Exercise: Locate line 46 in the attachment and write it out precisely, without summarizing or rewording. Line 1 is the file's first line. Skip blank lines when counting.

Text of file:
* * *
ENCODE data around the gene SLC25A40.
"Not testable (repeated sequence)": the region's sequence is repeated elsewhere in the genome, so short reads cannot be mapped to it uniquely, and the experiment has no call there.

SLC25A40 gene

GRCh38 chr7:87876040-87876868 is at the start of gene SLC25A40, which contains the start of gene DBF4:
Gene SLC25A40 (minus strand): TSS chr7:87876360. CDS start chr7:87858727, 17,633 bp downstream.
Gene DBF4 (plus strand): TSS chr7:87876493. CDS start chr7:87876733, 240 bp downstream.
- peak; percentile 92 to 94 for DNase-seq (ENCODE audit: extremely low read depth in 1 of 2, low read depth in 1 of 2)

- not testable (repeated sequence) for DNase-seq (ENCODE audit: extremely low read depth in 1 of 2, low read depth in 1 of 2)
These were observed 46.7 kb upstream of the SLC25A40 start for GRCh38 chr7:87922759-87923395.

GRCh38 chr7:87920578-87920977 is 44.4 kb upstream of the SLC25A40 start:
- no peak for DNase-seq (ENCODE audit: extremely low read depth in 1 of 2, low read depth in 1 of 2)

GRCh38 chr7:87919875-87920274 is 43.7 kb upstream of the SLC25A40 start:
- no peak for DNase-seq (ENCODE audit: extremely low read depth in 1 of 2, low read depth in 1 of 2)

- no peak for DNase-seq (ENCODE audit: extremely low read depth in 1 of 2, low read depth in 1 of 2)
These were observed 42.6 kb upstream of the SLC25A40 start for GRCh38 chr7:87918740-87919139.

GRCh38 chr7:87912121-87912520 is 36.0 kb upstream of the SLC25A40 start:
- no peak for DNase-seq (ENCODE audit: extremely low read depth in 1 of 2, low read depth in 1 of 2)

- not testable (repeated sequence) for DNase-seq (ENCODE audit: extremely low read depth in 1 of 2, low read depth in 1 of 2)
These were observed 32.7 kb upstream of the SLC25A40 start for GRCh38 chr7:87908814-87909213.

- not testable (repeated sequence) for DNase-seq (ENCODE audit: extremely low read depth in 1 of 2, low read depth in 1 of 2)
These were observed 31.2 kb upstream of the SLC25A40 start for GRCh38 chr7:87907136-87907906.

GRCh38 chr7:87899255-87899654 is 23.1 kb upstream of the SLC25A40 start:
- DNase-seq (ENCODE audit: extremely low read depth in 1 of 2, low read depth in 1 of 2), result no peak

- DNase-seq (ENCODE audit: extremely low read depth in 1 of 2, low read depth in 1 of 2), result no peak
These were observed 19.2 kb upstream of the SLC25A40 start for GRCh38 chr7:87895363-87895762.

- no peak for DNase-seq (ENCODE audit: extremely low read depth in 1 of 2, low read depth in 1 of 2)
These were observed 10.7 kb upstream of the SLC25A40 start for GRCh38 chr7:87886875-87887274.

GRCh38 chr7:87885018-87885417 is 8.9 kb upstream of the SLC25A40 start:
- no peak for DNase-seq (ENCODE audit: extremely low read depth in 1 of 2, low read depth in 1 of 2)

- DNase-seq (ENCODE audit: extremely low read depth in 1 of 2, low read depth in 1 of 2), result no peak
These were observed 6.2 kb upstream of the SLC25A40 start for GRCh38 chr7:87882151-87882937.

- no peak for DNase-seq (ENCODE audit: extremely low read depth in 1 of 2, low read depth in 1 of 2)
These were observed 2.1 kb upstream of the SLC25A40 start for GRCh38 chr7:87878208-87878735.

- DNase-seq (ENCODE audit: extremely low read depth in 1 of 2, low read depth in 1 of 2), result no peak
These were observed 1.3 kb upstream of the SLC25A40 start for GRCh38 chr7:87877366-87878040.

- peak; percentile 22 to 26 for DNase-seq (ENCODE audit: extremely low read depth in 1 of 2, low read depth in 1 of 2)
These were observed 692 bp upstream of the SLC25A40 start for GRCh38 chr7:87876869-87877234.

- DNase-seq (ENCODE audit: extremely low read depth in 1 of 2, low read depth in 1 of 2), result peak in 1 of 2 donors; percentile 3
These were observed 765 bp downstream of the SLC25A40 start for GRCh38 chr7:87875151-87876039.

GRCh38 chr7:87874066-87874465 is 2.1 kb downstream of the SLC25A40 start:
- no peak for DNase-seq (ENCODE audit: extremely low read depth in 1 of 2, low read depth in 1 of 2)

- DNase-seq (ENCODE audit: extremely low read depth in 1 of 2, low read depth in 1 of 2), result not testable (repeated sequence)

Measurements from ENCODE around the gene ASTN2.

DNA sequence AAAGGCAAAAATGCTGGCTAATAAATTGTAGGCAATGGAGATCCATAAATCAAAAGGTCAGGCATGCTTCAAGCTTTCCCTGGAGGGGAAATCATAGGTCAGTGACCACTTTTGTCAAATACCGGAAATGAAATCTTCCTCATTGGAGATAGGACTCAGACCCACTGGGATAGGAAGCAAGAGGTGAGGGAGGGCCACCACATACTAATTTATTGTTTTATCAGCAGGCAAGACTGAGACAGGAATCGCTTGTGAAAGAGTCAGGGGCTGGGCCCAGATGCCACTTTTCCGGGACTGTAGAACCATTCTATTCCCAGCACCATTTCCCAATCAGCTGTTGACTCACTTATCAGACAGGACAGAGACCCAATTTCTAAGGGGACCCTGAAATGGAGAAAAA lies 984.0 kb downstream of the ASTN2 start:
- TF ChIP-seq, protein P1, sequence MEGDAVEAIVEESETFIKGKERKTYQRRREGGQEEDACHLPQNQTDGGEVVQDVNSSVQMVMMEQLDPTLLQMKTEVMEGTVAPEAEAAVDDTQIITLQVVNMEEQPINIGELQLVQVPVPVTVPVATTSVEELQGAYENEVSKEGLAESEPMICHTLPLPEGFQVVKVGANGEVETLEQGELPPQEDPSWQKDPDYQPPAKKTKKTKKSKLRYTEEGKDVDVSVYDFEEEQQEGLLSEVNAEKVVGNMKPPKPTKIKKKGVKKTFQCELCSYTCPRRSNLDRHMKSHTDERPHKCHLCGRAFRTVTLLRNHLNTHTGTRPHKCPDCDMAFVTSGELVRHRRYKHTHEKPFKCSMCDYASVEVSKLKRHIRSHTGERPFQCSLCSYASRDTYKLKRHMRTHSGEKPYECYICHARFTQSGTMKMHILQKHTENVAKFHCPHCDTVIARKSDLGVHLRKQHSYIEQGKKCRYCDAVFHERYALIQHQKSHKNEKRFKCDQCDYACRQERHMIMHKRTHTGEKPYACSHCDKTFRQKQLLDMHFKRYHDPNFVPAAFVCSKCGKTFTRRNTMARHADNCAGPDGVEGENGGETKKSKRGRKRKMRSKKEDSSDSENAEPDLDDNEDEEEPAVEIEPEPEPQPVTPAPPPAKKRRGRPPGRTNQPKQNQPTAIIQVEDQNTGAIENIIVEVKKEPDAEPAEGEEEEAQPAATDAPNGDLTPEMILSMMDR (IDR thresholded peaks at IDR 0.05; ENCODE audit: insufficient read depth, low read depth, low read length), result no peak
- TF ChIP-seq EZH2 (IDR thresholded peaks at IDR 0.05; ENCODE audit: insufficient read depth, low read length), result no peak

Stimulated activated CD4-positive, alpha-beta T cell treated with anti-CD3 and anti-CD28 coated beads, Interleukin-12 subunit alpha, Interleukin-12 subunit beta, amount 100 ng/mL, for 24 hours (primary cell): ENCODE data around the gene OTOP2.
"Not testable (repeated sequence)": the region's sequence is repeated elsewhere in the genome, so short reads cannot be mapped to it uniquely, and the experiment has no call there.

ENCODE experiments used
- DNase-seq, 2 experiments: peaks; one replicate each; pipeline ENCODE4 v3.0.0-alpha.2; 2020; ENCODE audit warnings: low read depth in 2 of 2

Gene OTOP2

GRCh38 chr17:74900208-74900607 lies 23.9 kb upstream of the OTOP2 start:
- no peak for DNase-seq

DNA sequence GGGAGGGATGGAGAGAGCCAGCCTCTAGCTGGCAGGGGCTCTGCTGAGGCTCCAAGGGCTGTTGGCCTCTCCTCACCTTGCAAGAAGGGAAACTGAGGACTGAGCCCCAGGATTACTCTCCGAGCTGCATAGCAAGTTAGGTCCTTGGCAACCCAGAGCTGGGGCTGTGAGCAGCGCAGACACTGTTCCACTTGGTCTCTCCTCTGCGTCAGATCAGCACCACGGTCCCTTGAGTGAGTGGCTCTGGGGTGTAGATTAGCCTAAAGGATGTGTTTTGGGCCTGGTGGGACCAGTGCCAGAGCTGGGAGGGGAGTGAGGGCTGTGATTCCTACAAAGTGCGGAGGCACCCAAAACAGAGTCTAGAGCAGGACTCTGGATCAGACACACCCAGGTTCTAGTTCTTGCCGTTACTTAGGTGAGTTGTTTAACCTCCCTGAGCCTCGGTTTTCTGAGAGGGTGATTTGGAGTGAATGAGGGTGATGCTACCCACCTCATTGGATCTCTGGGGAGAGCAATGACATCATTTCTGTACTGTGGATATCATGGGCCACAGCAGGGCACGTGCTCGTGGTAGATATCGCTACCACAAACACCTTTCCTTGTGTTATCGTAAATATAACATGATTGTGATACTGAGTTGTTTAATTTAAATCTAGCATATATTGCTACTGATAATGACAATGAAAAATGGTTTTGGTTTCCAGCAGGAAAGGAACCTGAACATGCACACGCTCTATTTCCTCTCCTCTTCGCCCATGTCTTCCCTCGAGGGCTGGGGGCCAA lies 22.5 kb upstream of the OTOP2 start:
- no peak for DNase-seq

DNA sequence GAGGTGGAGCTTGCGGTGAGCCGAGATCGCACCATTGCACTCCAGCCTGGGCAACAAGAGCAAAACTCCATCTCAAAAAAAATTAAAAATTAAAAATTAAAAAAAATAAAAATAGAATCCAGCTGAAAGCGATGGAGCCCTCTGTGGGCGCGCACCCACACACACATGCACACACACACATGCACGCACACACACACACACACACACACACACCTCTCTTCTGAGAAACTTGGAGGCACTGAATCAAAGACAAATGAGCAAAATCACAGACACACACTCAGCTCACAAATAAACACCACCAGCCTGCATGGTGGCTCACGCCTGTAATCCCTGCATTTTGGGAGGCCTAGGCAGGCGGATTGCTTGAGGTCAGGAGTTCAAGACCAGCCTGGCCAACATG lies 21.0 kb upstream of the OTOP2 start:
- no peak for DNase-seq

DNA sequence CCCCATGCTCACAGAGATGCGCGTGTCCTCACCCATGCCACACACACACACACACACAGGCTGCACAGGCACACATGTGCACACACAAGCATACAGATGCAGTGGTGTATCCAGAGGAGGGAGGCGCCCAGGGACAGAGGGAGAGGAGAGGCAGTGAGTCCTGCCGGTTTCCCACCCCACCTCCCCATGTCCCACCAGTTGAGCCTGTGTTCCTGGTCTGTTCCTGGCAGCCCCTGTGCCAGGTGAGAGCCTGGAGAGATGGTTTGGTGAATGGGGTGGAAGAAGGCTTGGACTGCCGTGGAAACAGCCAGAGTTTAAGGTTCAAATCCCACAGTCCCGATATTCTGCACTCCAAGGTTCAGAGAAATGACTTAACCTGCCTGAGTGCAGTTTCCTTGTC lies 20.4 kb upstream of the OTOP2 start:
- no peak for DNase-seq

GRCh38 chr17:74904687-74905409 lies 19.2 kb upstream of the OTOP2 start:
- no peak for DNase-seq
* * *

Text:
- TF ChIP-seq EZH2 (IDR thresholded peaks at IDR 0.05; ENCODE audit: insufficient read depth, low read length), result no peak